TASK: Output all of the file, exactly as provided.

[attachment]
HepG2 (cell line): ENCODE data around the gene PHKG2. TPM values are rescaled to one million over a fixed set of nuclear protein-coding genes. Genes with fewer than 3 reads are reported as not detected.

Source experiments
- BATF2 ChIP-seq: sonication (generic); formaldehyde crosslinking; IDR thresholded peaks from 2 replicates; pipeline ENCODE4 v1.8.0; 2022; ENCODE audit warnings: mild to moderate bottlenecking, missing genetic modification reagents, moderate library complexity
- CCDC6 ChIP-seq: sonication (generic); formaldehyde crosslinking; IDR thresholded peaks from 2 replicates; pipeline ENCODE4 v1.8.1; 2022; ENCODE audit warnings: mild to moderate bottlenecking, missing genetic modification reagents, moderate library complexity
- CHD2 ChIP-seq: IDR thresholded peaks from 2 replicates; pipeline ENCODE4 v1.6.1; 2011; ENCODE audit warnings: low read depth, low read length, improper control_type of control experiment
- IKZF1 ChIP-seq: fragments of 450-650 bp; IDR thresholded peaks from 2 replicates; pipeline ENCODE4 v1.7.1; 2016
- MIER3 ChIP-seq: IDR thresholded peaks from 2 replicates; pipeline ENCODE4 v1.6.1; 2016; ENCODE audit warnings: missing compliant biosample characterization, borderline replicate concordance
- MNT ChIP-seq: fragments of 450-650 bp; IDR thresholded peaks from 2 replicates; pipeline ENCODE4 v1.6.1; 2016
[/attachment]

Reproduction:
HepG2 (cell line): ENCODE data around the gene PHKG2. TPM values are rescaled to one million over a fixed set of nuclear protein-coding genes. Genes with fewer than 3 reads are reported as not detected.

Source experiments
- BATF2 ChIP-seq: sonication (generic); formaldehyde crosslinking; IDR thresholded peaks from 2 replicates; pipeline ENCODE4 v1.8.0; 2022; ENCODE audit warnings: mild to moderate bottlenecking, missing genetic modification reagents, moderate library complexity
- CCDC6 ChIP-seq: sonication (generic); formaldehyde crosslinking; IDR thresholded peaks from 2 replicates; pipeline ENCODE4 v1.8.1; 2022; ENCODE audit warnings: mild to moderate bottlenecking, missing genetic modification reagents, moderate library complexity
- CHD2 ChIP-seq: IDR thresholded peaks from 2 replicates; pipeline ENCODE4 v1.6.1; 2011; ENCODE audit warnings: low read depth, low read length, improper control_type of control experiment
- IKZF1 ChIP-seq: fragments of 450-650 bp; IDR thresholded peaks from 2 replicates; pipeline ENCODE4 v1.7.1; 2016
- MIER3 ChIP-seq: IDR thresholded peaks from 2 replicates; pipeline ENCODE4 v1.6.1; 2016; ENCODE audit warnings: missing compliant biosample characterization, borderline replicate concordance
- MNT ChIP-seq: fragments of 450-650 bp; IDR thresholded peaks from 2 replicates; pipeline ENCODE4 v1.6.1; 2016